The Makeup Process For Seven's 'Sloth' Was Torture

Note: This article will contain spoilers for the film "Seven."

David Fincher's 1995 serial killer tragedy "Seven" is one of the more bleak and nihilistic films to emerge from the post-"The Silence of the Lambs" crime boom. Taking place in a city overrun with filth and brown haze (the actual city is never explicitly stated), "Seven" is about a pair of police detectives (Morgan Freeman and Brad Pitt) who are on the trail of a murderer who has been committing  a string of carefully constructed kills, each one modeled after one of the Seven Deadly Sins. 

For instance, Gluttony (Bob Mack) was forcefed to death. Greed (Gene Borkan) was forced to re-enact a particularly grim ultimatum laid down in Shakespeare's "The Merchant of Venice." Pride (Heidi Schanz) was asked to choose between her life and her vanity. Lust (Cat Mueller) suffered a fate that is better left undescribed here. To reveal the details of the kills related to Envy and Wrath would be to reveal too much about the film's plot, but suffice to say, things do not work out for the best in the world of "Seven." People die at the hands of a madman, the world seems to have gone insane, there is no order, and our worst impulses will get the better of us. The fact that "Seven" was an enormous hit certainly speaks loudly to the national mood in 1995.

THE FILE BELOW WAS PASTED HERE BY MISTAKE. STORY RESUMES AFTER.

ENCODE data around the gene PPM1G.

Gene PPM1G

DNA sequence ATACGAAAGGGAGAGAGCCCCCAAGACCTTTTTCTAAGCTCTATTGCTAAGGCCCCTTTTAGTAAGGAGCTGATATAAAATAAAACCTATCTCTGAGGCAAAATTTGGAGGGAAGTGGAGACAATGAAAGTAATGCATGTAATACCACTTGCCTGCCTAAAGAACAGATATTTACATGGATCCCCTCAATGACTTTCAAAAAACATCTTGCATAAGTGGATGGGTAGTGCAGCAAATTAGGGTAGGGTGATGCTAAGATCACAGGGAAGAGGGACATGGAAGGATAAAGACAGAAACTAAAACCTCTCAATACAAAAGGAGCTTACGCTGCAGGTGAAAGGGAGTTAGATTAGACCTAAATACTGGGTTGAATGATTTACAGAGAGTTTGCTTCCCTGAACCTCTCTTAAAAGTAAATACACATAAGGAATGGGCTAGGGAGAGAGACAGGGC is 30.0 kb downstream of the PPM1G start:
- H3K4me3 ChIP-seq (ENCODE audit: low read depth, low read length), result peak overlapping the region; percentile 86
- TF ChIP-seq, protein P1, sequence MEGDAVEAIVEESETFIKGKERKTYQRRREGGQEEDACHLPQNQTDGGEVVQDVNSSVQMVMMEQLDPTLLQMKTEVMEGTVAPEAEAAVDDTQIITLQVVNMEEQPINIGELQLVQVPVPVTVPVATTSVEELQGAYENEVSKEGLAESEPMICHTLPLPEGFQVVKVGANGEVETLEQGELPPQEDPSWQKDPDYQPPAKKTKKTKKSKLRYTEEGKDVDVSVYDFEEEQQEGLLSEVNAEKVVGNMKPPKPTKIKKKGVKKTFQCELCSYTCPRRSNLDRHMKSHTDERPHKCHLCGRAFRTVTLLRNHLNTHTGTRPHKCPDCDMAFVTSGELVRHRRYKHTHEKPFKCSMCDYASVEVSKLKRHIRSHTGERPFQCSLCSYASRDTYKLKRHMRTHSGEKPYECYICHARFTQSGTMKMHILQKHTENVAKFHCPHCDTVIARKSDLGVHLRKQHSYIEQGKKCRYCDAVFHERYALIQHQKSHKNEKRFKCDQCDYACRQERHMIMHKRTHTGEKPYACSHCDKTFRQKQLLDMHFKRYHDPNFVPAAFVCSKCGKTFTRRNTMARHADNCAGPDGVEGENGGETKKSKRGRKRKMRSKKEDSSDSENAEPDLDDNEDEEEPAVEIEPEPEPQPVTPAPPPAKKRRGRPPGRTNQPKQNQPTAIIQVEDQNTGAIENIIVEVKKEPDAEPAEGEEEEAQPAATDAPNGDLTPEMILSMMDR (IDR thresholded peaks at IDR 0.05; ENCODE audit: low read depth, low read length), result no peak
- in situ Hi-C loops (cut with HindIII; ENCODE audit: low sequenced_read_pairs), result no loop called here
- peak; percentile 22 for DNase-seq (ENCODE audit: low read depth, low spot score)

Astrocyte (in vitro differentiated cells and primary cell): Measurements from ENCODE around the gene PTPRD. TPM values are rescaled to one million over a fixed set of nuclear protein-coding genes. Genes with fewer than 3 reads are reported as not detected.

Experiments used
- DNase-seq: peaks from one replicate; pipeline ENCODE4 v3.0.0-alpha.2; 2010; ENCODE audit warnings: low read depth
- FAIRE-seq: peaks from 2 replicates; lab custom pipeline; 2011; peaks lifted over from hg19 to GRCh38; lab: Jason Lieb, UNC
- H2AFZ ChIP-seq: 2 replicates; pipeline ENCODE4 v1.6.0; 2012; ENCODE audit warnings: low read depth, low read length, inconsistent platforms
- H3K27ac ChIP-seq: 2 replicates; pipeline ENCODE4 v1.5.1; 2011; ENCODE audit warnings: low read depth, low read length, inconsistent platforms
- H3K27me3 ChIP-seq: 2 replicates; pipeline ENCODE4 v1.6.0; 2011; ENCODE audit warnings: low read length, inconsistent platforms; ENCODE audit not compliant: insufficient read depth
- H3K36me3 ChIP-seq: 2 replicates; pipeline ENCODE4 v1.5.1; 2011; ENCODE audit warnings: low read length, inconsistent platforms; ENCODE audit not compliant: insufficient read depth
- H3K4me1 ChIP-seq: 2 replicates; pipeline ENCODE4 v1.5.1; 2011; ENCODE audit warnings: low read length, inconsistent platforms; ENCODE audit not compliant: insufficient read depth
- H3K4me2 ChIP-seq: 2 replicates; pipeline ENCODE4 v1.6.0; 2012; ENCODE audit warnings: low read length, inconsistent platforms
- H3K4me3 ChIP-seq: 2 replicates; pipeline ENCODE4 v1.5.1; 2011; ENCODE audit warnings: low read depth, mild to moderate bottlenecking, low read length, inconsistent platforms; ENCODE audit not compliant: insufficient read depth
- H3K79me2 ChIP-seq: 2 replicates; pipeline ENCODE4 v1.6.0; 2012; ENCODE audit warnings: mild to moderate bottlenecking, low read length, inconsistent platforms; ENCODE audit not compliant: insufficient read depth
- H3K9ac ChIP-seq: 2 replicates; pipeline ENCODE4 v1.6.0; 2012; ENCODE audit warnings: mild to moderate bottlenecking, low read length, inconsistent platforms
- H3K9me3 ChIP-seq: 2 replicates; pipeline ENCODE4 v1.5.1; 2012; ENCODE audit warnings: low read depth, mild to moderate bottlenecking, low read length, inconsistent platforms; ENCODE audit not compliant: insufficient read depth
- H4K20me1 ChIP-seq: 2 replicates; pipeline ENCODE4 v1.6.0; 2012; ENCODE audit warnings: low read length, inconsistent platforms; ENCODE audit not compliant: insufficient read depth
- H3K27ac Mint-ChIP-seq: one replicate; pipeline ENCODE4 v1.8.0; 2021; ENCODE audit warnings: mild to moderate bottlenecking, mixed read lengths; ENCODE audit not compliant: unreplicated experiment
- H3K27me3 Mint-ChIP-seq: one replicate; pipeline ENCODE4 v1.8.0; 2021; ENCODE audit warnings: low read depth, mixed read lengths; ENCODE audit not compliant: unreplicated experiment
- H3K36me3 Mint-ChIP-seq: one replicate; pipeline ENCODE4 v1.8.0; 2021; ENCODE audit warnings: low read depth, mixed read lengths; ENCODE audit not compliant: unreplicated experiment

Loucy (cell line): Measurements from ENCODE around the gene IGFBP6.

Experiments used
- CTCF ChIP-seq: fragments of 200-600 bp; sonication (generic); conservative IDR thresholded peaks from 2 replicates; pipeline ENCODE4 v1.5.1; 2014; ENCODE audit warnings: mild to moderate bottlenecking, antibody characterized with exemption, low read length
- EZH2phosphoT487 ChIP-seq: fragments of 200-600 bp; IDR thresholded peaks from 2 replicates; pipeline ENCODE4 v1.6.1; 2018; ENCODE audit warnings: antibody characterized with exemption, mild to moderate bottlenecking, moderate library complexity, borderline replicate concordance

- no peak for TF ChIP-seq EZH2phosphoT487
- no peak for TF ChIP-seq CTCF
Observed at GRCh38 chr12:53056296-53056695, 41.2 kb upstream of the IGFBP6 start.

The fate of Sloth (Michael Reid McKay), true to the sin itself, required the most time and patience on the part of the murderer. Sloth was found strapped to a bed, drugged, seemingly unable to move for a very, very long time. A slacker morality tale if ever there was one. When the cops burst into Sloth's apartment, they find his emaciated corpse, partially rotten, unmoving on the bed, the eponymous sin written on the wall next to him. The stench is being fought off by hundreds of car air fresheners dangling from the ceiling. As a cop leans close to the dead man's face, Sloth suddenly and unexpectedly coughs. He's still alive! It was a shocking moment that left audiences completely unnerved. 

Setting up Sloth's scenes were a harrowing experience, and, in an interview with Yahoo!, actor McKay revealed what was required to set up his deathly diorama. 

Gelatin sores

Prior to "Seven," McKay had played a mummy in "The Monster Squad," a gargoyle in the TV movie "Cast a Deadly Spell," and a Sleepwalker in "Sleepwalkers," so playing creatures and being buried in full-body makeup was familiar to him. Having a naturally slight build made McKay frequently sought after for such parts, and he would go on to play a psychic villain in "X2: X-Men United," the pre-beefed up Bane in "Batman and Robin," and a character called The Man Who Can't Breathe in "Insidious: Chapter 3." 

According to Yahoo!, though, his audition to play a near-dead man was unusual. McKay was asked to lay down on the floor and stay completely still. He then slowly turned his face toward the camera. Boom, he got the part. The casting sheet asked for someone who was "extremely thin," and McKay certainly fit the role. He told David Fincher that he had lost additional weight for the role, but was merely lying. Fincher believed him.